Markets were far from impressed by the 25 basis points cut in the policy rate by the RBI last Friday. They, in fact, gave a big thumbs-down to the projection of growth in 2019-20 to 6.1 per cent as against the RBI’s own estimate of 7.2 per cent only six months ago. The benchmark Sensex lost 434 points following the Monetary Policy Committee decision last Friday. With the latest repo rate cut, the total cut in this financial year tots up to a good 135 basis points. Notably, the banks had actually passed on 29 basis points to borrowers until August.
The failure of transmission is sought to be now addressed by linking the lending rate to an external benchmark, essentially the repo rate. This ought to lead to a near proximity between the two rates. But still the bigger story coming out of Friday’s announcements is the drastic paring down of the estimated growth in the current financial year. The lower projection may be in consonance with the changed economic scenario and well in line with what global agencies now reckon the growth rate will be in the current year. Yet the RBI acknowledgement of a slower growth puts the official imprimatur on it. It is true that several global agencies had already downgraded the outlook for India, with the ADB reducing it from 7 to 6.5 per cent, OECD from 7.2 to 5.9 per cent, Moody’s from 6.8 to 6.2, and likewise many others. The central bank now expects it to be 6.1 per cent, down from 6.9 per cent in the last MPC meeting in August. Indeed, if the plethora of bad news on the economic front is taken note of attaining even a 6.1 per cent growth might look highly unlikely, given that it was a mere five per cent in the first quarter of 2019-20.
Despite a very good monsoon, a benign rate of inflation, moderate food prices, and, above all, stable crude oil prices, there is no sign of an economic pick-up. It is because the overall sentiment is bad. Global factors do matter but only up to a point, investors are being held back by domestic factors. It is undeniable that the on-going drive to clean up the Augean stables of the financial sector, to go after habitual defaulters among bank borrowers, to penalize collusive transactions between banks and crooked businesses, etc. has had a negative impact on the investor community. Both lenders and borrowers have become over-cautious, slowing down fresh investment. Per latest data, off-take of bank credit has slipped to a mere 10.3 per cent. This is not enough to turbo-charge the economy to attain a high growth rate.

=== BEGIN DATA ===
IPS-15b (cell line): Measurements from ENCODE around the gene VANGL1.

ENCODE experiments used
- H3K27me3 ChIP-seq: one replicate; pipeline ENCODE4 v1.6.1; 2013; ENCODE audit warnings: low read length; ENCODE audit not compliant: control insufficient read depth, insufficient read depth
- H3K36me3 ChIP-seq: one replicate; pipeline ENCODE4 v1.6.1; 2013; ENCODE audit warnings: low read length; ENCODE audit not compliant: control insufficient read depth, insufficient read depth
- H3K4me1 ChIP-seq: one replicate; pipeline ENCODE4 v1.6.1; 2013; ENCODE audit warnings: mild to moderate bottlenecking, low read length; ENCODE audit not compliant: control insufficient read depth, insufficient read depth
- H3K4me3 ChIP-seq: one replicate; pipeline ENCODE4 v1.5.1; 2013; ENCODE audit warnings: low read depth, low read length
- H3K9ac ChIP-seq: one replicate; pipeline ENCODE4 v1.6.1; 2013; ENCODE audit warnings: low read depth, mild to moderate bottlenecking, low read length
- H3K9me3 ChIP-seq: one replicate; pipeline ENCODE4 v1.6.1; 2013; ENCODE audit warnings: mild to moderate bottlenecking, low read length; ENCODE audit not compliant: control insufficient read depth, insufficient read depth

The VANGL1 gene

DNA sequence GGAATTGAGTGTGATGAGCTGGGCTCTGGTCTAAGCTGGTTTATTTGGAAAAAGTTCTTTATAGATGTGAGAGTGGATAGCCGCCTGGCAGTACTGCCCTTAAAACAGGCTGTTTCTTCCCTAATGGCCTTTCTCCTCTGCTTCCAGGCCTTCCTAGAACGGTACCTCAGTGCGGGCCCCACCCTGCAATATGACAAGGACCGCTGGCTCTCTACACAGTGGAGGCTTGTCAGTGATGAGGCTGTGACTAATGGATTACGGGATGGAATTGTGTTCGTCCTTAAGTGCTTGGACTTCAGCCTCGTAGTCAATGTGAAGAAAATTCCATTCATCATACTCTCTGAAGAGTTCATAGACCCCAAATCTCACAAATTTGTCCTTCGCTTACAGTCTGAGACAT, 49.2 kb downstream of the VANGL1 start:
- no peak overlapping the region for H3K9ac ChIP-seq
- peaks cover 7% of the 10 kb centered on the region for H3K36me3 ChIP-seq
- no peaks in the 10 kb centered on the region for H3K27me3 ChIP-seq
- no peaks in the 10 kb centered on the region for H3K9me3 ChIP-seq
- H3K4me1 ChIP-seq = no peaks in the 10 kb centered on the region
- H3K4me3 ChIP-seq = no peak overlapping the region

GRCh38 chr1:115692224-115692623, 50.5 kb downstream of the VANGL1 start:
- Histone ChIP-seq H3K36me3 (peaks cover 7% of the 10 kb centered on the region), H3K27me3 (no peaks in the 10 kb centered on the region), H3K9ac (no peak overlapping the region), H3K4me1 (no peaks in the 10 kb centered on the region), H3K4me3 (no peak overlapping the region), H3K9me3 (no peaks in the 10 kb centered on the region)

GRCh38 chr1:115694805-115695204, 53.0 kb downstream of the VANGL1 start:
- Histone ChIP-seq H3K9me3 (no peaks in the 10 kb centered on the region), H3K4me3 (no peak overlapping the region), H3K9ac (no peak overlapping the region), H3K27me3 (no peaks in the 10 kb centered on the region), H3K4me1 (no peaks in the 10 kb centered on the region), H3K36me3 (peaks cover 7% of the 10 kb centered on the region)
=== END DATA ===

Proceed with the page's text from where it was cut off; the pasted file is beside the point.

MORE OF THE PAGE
Indeed, even if the RBI were to cut the rate further there can be no guarantee that growth will pick up sharply. For that, more needs to be done by the government. But the government is hamstrung by lower revenue collections, higher outgo on freebies/entitlement schemes, tax write-offs of Rs. 1.45 lakh crores, etc. In other words, there is no substitute for an aggressive disinvestment programme. Given the failure to disinvest in Air India, it is futile to find a new zeal for selling off stake in public sector banks, MTNL, BSNL and quite a few other white elephants.
We are not hopeful of an immediate turn-around in the economic mood, though we wish Modi will display the same courage in the economic sphere as he has in the political sphere. White elephants which might have had some use in the socialist era when the private sector was an anathema needs must be got rid of at the earliest. Aside from the vested interests in labour unions everyone else will welcome the disinvestment and the country will save a lot of money on the huge salary bill and ever-rising recurring running costs, etc. If Modi, with an unassailable majority, does not do it, he will miss a great opportunity. Besides, he will fail the economy.